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Comparison of DB2 and Oracle?

One of my friends, Scott, is a consultant who doesn't currently have
newsgroup access so I am asking these questions for him. I'll be telling him
how to monitor the answers via Google Newsgroup searches.

Scott has heard a lot of hype about DB2 and Oracle and is trying to
understand the pros and cons of each product. I'm quite familiar with DB2
but have never used Oracle so I can't make any meaningful comparisons for
him. He does not have a lot of database background but sometimes has to
choose or recommend a database to his clients.

Scott has enough life-experience to take the marketing information produced
by IBM and Oracle with a grain of salt and would like to hear from real
DBAs, especially ones who are fluent with both products, for their views on
two questions:

1. What are the pros and cons of the current releases of DB2 and Oracle?

2. What other sources of *independent* information are available to help
someone new to databases choose between DB2 and Oracle?

This is *not* a troll and we don't want to start a flame war! Scott just
want some honest facts to help him decide which product is best at which
jobs.

--
Rhino
Nov 12 '05
137 6706
michael newport wrote:

Linux / Apache / PHP have taken off because they are reliable and OpenSource.
I predict the same for Ingres.


Linux, Apache and PHP are succesful because there is a strong developer
and user community. Ingres doesn't have this, and making something
OpenSource doesn't cause this community to automatically build.

Linux in particular benefited from the focus companies like Oracle, IBM
and others placed on it. The same level of focus is unlikely to happen
for Ingres.

Nov 12 '05 #101
> Linux, Apache and PHP are succesful because there is a strong developer
and user community. Ingres doesn't have this, and making something
OpenSource doesn't cause this community to automatically build.
Linux, Apache and PHP did not start off successful. They grew.

Ingres has existed for a long time, the base IS there
comp.databases. ingres
Linux in particular benefited from the focus companies like Oracle, IBM
and others placed on it. The same level of focus is unlikely to happen
for Ingres.


Companies focus on Linux because it is free. A huge advantage.

Oh and by the way Ingres is also free.
Nov 12 '05 #102
> How many OS versions of DB2 are on the market?
How many OS versions of Oracle?
How many OS versions of Ingres ?
For DB2 you find different databases for quite every platform (OS 390,
UNIX, AIX, mainframe...) - name it. For every problem they have a
database - incompatible between each other...
In Oracle you deal with the same architecture on every OS platform
they support.
In Ingres you deal with the same architecture on every OS platform
they support.
Some of the things I like in Oracle

* a lot of features to select from (Oracles index types i.e.)
* the shared sql approach
* multi-versioning and read consistency implementation (SELECT without
being blocked by writes i.e.)
you would like Ingres then.
at least, all databases return the data that you store,


depends on the human factor.
Nov 12 '05 #103
Michael,

This thread is now very much off topic.
Comparison between Oracle and Ingres should be in these respective
newsgroups if you insist on having these debates.
I don't see where comp.databases. ibm-db2 is relevant here.

Cheers
Serge
Nov 12 '05 #104
michael newport wrote:
Well, you need to get more experience with new stuff. Doing the same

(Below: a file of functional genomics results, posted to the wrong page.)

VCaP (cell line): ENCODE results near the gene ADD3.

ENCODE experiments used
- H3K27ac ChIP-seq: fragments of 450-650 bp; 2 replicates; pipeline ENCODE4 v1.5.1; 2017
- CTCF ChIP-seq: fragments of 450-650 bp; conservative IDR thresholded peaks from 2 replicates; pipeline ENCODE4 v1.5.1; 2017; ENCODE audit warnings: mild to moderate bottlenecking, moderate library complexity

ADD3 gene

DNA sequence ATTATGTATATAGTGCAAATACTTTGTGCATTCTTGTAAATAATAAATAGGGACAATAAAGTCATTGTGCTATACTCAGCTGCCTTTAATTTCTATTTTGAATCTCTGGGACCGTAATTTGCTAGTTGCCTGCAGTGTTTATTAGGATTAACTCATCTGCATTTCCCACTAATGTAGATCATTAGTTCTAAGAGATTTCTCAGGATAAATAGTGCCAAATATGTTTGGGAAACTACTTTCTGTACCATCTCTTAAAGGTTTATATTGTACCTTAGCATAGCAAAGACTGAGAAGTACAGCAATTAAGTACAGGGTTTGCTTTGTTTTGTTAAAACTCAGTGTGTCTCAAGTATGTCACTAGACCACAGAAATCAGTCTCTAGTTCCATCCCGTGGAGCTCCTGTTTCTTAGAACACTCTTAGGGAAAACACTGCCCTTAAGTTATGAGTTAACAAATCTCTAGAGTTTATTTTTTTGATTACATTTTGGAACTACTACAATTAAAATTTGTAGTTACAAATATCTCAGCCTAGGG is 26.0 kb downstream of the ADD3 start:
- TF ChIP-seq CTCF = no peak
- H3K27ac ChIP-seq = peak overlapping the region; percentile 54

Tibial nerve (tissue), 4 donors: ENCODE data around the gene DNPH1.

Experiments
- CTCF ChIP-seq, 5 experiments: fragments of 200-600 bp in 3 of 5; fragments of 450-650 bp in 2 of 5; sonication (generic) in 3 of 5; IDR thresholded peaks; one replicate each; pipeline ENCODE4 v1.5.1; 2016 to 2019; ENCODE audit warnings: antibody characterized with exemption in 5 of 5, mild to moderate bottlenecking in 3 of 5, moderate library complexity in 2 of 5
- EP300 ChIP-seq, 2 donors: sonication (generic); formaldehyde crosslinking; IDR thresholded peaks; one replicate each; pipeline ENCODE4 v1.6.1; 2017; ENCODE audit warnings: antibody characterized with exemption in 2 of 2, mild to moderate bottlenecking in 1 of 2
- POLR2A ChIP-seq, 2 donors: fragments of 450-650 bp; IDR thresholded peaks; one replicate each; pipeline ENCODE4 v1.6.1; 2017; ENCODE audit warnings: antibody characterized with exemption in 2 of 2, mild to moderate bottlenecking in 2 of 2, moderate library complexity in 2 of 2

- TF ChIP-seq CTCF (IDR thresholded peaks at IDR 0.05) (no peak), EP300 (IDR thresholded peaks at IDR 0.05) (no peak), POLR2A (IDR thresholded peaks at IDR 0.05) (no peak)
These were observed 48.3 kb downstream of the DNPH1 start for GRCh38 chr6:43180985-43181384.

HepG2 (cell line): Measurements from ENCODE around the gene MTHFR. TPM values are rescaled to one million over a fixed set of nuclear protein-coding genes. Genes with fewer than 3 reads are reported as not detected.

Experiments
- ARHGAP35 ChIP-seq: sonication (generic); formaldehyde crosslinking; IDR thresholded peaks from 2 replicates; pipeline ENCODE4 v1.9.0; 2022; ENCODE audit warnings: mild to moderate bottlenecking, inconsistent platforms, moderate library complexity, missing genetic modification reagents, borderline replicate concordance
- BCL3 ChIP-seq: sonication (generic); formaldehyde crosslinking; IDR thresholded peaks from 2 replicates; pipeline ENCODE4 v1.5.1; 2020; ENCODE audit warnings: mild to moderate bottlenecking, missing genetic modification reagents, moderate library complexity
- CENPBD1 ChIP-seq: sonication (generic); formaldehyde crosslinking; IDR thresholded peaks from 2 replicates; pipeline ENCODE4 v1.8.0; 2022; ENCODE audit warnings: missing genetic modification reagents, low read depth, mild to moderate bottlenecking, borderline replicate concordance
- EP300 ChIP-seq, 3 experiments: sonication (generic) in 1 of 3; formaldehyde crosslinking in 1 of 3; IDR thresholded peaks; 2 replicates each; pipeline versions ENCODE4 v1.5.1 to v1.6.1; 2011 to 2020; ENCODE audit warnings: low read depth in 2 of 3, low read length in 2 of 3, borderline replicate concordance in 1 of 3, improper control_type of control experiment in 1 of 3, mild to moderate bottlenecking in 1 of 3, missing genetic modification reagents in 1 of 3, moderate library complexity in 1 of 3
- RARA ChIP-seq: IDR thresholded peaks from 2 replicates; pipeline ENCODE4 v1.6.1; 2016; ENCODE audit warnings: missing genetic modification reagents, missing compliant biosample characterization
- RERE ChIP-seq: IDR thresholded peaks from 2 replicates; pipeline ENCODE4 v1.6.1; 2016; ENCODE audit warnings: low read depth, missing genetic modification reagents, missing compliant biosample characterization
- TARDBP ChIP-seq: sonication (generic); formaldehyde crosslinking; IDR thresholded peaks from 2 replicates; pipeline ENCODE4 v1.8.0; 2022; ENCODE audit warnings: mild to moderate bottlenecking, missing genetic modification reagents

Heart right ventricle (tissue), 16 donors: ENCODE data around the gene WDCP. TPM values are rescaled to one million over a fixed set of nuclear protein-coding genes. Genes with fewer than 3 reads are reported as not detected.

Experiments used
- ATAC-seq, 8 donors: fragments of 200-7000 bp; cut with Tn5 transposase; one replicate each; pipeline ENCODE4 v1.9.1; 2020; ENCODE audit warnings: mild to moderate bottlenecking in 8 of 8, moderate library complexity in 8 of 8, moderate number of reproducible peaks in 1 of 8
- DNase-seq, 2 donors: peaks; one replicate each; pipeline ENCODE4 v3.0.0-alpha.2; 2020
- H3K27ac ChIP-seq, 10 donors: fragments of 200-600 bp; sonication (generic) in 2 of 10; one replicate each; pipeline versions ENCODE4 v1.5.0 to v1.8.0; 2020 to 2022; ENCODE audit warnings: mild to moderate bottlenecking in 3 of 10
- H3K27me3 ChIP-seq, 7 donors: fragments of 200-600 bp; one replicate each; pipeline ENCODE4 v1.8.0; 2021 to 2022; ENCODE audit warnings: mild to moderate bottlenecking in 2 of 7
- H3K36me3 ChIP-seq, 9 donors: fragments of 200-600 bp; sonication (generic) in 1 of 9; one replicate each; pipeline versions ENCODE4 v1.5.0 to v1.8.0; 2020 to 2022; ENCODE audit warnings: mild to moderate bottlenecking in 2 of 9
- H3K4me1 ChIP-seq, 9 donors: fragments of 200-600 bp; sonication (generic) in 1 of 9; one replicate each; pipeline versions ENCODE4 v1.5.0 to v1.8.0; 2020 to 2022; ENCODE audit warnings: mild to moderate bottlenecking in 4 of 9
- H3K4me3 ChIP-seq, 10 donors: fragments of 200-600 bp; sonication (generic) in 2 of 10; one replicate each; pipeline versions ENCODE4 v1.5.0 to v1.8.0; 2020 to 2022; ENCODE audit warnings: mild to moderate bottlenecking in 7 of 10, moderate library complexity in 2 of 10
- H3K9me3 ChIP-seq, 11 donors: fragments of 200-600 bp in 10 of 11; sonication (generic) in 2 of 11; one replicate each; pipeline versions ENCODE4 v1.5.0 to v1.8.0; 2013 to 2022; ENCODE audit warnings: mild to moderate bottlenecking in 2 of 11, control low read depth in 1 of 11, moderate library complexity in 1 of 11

thing over in a different environment should give you an increased
appreciatio n of what you are doing, and what you could be doing.

It did, and the similarities were all too obvious.

That's not the fault of the product. That direct and proximate
responsibil ity falls on you for being a dinosaur. How much code have
you implemented with bulk binding? How much with the model clause?
How much with analytic functions? How many materialized views with
refresh logs?

its answers the users needs.
and it was written by the dealine.
which meant my company got paid.
although some of this money was then sent to Oracle to pay for the
licence.
if we had used Ingres we could have done the same job for less, or
increased our profits.


I used to work for a vendor of a product that worked on multiple
databases, including Ingres. They dropped Ingres support due to lack
of interest from potential customers. Are you sure whoever paid your
company would have been interested with Ingres? Many products are
considered more desireable simply because they are more expensive.
Stupid, true, but the way of the world.

I agree that CA sales and marketing were bad. But Ingres the product is not.
CA also wasted time and money on speculative products like Jasmine and Opal.
Linux / Apache / PHP have taken off because they are reliable and OpenSource.
I predict the same for Ingres.

I would be curious what the advantages of Ingres might be over other free
(depending on exact usage) dbms's such as postgreSQL and MySQL. I know
that Ingres has been around since even before Oracle existed (late
1970s?). I suppose postgreSQL is a descendant of Ingres.

For desktop use, it probably matters little, though after fussing around
with a bunch of them, I chose to pay IBM for their DB2 UDB because it just
plain worked better and they seemed to follow standards (such as for
Embedded SQL) better than did Informix or postgreSQL did at the time I
tried them (mid to late 1990s).

--
.~. Jean-David Beyer Registered Linux User 85642.
/V\ Registered Machine 241939.
/( )\ Shrewsbury, New Jersey http://counter.li.org
^^-^^ 13:05:00 up 4 days, 14:57, 3 users, load average: 5.37, 5.04, 4.59

Nov 12 '05 #105
Mark Townsend <ma***********@ comcast.net> wrote in message news:<41******* *******@comcast .net>...
michael newport wrote:

Linux / Apache / PHP have taken off because they are reliable and OpenSource.
I predict the same for Ingres.
>
Linux, Apache and PHP are succesful because there is a strong developer
and user community. Ingres doesn't have this, and making something
OpenSource doesn't cause this community to automatically build.